This account of the first great European film studio, which came under the domination of the Nazis as World War II approached, should find a readership beyond students of movie history. From the Berlin soundstages of Universum-Film AG emerged classics such as "Metropolis" and "The Blue Angel" and Hollywood luminaries such as Marlene Dietrich and Billy Wilder. German journalist Klaus Kreimeier crafts a chilling drama of a hotbed of artistic expression gradually perverted by the Nazis into a fascist propaganda factory.
From Publishers Weekly
Universum-Film AG (Ufa) was founded in 1918 at the direction of the German Army Supreme Command for propagandistic purposes, but it went on to become "Germany's very German response to Hollywood." Freelance journalist Kreimeier, former cultural editor for Der Spiegel, traces the growth of the company from its founding through its demise at the end of the Nazi era, during which time it had become, once again, an instrument of the state. Ufa developed such stars as Emil Jannings and Marlene Dietrich, who turned out to be "several sizes too large" for the company and moved on to Hollywood. Kreimeier attributes Ufa's success during the interwar years to its "instinct for business and art... and a feel for what the public wants." In his opinion, the film that best represents the company's aesthetic is Fritz Lang's Metropolis. A plus for his account is that he sets it within the context of the larger German culture. While it is packed with detail and interesting historical references, it is too prolix and discursive for general readers.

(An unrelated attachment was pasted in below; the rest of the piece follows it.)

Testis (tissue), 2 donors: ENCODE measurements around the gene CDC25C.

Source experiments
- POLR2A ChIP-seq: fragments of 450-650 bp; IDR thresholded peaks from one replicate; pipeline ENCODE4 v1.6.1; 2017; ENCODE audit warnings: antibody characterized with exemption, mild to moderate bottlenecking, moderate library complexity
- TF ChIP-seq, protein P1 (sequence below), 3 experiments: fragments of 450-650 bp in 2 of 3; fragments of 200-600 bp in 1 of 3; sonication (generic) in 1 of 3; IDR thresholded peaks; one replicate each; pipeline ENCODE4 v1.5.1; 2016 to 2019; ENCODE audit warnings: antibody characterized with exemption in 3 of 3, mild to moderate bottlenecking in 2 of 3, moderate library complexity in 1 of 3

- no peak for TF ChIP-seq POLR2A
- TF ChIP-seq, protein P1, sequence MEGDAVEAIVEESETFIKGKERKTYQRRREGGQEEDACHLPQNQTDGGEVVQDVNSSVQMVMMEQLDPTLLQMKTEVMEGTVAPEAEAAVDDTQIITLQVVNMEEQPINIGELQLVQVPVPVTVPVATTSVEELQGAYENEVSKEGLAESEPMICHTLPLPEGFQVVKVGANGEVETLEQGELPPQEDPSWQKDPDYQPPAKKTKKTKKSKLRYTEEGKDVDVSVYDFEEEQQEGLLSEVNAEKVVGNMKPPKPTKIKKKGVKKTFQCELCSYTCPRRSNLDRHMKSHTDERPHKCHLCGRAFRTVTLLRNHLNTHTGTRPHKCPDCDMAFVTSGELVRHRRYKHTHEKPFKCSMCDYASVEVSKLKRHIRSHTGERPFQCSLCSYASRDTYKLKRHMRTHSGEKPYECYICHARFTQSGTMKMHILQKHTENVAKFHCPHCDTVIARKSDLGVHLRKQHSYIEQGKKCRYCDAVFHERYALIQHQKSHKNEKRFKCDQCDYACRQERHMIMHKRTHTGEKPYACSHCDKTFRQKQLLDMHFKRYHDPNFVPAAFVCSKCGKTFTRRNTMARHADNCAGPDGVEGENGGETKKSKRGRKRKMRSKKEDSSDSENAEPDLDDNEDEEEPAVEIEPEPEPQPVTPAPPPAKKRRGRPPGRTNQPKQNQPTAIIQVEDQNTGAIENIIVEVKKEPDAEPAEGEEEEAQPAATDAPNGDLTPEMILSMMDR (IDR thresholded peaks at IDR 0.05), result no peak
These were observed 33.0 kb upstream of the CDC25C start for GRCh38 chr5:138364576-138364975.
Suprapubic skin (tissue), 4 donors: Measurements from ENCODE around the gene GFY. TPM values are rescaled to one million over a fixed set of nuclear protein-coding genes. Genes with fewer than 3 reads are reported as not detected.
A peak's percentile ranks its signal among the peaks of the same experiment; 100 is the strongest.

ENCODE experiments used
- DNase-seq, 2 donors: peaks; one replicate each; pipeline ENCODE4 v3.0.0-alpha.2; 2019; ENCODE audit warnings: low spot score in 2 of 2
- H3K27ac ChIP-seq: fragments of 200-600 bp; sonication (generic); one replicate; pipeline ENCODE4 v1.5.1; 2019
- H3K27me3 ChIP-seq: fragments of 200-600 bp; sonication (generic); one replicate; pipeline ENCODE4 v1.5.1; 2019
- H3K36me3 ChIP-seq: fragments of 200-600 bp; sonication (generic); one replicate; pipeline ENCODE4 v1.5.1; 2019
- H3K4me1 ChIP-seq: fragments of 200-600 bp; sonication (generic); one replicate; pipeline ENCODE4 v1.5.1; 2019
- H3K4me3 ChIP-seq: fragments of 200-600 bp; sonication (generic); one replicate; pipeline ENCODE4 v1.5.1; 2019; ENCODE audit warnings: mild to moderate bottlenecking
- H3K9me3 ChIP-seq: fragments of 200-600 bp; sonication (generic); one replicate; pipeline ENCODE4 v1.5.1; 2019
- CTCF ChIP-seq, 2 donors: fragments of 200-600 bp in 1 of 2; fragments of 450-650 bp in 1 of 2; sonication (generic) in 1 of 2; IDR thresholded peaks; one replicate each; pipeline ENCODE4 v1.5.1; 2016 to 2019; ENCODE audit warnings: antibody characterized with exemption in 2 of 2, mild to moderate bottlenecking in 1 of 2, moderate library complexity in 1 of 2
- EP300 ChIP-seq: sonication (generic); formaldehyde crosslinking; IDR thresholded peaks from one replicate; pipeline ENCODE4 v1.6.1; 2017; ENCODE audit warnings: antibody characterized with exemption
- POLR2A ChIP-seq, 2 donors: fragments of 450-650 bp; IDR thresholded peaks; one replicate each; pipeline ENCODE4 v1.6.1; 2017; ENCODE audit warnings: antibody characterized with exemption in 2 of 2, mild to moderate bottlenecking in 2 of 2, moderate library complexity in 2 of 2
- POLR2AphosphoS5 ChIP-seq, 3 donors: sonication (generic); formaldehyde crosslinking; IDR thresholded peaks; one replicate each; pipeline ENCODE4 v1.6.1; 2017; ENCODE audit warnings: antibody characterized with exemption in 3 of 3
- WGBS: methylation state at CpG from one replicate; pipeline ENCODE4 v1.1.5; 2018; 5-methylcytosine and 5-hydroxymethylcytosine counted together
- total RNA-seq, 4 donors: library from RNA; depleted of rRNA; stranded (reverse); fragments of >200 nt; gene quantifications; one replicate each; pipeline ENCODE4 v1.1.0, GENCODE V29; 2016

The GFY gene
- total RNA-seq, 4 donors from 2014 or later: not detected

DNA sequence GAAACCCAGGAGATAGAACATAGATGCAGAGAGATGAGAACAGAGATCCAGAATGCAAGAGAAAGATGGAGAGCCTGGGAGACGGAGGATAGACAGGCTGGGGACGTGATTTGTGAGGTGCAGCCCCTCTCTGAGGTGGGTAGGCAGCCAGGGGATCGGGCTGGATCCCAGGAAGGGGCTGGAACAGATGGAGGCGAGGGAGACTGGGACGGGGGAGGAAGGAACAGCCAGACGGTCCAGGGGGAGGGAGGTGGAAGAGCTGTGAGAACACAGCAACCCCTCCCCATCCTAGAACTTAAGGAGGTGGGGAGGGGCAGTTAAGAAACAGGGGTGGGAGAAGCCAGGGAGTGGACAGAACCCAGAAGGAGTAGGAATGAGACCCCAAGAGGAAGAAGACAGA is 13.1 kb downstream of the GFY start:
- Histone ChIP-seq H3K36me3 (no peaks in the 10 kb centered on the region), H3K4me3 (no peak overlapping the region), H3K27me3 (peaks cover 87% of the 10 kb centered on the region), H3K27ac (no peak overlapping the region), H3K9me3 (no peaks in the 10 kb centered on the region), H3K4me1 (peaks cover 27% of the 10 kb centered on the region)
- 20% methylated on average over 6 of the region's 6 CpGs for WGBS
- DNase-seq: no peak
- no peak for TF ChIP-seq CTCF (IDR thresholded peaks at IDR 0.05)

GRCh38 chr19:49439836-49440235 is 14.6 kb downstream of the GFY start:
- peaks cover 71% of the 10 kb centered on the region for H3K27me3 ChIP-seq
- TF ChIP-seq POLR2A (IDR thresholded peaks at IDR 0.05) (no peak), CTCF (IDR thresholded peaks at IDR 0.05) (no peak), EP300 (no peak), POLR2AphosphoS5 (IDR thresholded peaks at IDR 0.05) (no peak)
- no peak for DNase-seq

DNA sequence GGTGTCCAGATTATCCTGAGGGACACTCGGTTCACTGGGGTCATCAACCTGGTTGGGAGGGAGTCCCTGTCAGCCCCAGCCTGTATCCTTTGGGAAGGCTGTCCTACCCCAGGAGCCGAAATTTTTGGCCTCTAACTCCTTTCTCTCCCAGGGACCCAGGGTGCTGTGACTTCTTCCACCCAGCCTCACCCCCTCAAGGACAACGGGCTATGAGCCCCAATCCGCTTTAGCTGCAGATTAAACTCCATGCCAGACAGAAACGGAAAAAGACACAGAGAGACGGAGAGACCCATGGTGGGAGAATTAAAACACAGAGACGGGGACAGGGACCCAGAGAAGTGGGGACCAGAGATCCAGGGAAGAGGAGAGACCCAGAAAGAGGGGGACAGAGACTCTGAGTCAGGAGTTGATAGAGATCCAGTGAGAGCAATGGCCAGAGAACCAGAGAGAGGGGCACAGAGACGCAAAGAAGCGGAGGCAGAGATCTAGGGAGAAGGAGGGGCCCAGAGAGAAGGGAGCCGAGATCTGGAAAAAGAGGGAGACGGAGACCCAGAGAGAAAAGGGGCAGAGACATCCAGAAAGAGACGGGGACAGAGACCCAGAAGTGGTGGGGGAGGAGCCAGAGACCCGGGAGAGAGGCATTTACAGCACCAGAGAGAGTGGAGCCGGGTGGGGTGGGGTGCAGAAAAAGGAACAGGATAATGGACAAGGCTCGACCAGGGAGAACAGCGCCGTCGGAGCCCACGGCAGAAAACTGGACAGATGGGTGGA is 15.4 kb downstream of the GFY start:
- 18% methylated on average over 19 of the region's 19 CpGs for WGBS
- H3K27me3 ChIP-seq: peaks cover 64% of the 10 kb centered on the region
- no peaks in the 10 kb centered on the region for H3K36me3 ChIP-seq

Copyright 1996 Reed Business Information, Inc.